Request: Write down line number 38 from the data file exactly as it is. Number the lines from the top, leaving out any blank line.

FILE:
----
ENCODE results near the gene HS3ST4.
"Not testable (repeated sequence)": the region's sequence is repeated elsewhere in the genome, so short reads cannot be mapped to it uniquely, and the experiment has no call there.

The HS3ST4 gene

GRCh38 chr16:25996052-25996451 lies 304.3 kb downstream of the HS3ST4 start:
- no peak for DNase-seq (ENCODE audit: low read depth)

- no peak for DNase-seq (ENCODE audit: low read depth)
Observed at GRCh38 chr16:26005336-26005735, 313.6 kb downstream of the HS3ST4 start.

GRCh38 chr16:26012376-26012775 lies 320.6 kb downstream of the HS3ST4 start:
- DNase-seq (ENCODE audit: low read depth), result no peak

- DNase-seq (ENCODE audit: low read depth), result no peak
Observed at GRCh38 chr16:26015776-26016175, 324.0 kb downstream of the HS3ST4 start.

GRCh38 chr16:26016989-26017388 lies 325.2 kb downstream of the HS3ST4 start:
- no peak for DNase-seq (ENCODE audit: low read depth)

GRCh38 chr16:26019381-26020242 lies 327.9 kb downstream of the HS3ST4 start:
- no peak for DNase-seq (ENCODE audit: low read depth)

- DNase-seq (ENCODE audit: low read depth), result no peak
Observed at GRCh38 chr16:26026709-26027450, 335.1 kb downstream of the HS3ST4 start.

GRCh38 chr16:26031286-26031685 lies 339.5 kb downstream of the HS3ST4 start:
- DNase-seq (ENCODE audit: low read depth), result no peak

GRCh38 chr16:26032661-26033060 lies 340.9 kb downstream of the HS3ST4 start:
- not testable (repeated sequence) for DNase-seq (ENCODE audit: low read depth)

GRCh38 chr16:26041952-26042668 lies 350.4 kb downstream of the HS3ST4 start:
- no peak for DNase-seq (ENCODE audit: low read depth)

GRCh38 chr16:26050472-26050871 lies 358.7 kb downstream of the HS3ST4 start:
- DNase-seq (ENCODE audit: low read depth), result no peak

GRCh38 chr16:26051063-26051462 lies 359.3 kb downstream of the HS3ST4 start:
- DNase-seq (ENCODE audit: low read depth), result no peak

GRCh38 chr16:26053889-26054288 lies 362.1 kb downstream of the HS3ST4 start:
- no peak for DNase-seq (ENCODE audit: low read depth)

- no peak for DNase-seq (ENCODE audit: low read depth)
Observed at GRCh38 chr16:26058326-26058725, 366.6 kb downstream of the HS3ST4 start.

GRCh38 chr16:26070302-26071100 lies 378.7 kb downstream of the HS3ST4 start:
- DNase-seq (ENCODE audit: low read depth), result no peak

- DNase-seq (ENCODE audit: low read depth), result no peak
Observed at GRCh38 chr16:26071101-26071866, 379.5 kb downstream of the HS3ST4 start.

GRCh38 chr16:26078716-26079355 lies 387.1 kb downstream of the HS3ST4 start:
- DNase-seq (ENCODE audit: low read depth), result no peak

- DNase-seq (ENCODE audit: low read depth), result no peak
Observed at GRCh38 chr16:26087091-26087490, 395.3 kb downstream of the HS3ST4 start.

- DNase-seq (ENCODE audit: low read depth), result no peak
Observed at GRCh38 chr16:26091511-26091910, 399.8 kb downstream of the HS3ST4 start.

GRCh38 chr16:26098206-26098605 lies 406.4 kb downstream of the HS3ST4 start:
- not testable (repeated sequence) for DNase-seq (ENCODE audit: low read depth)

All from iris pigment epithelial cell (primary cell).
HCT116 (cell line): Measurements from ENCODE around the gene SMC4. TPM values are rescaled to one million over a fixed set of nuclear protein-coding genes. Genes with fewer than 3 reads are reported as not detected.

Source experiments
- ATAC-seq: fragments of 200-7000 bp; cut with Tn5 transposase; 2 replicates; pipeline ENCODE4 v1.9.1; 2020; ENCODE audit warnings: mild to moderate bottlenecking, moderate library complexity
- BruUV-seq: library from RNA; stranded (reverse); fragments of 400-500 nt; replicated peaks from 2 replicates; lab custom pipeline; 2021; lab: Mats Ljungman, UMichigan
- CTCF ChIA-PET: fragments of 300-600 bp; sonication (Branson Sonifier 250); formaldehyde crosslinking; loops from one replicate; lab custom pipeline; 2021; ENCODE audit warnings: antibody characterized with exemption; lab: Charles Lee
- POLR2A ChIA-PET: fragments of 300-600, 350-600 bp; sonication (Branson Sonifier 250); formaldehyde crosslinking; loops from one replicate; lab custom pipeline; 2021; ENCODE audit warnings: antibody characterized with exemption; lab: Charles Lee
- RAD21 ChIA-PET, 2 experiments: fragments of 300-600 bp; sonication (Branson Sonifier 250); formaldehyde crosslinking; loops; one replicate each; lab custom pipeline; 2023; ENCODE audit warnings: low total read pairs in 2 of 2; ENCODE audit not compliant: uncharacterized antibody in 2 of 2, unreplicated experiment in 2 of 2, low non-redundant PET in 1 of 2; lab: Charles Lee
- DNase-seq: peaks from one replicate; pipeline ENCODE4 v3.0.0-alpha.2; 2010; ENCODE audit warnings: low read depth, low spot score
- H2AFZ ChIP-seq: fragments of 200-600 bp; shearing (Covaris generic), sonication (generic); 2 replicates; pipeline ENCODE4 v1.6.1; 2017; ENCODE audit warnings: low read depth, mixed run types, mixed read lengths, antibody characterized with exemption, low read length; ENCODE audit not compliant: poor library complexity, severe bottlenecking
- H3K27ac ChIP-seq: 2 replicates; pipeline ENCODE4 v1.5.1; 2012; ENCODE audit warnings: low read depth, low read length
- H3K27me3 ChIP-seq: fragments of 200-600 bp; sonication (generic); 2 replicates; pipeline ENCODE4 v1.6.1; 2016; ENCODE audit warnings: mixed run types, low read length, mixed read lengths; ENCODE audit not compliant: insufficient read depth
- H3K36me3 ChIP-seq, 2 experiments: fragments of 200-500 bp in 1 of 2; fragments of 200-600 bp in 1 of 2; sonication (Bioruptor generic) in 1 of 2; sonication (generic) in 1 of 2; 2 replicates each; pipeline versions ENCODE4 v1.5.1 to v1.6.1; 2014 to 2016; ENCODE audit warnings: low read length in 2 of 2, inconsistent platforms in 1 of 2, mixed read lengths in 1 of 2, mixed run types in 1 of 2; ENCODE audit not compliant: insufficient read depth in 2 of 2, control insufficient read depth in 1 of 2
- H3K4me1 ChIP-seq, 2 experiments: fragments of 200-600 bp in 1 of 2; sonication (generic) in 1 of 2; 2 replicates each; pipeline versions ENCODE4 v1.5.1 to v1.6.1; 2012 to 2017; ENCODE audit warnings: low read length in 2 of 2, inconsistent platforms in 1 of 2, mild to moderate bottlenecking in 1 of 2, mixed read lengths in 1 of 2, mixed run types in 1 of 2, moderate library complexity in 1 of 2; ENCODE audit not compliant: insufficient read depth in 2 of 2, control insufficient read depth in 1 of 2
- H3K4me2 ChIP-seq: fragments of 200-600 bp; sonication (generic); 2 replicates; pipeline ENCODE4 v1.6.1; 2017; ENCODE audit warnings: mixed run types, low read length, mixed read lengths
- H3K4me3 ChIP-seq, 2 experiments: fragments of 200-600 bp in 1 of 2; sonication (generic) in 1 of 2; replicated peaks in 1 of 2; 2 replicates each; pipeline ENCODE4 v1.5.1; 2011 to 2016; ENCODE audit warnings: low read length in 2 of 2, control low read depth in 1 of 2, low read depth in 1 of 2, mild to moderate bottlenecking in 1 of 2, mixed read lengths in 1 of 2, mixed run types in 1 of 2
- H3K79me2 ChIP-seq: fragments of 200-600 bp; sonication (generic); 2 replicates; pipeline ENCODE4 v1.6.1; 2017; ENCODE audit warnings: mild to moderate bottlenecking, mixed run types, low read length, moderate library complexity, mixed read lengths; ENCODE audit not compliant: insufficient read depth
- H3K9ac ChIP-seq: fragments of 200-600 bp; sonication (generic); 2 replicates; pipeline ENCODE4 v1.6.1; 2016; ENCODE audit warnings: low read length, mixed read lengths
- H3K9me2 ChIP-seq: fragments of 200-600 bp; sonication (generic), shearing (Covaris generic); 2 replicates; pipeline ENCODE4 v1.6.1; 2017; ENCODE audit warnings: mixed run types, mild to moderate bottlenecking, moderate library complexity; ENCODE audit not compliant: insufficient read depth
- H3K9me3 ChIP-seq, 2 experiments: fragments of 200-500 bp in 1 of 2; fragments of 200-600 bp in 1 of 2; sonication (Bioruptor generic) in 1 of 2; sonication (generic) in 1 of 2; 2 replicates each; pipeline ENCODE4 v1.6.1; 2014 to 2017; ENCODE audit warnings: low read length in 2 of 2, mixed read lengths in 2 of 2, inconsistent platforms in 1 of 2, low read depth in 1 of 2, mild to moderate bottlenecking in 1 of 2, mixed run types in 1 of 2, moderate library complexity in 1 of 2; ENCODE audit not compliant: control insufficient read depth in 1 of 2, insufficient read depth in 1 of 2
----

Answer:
- DNase-seq (ENCODE audit: low read depth), result no peak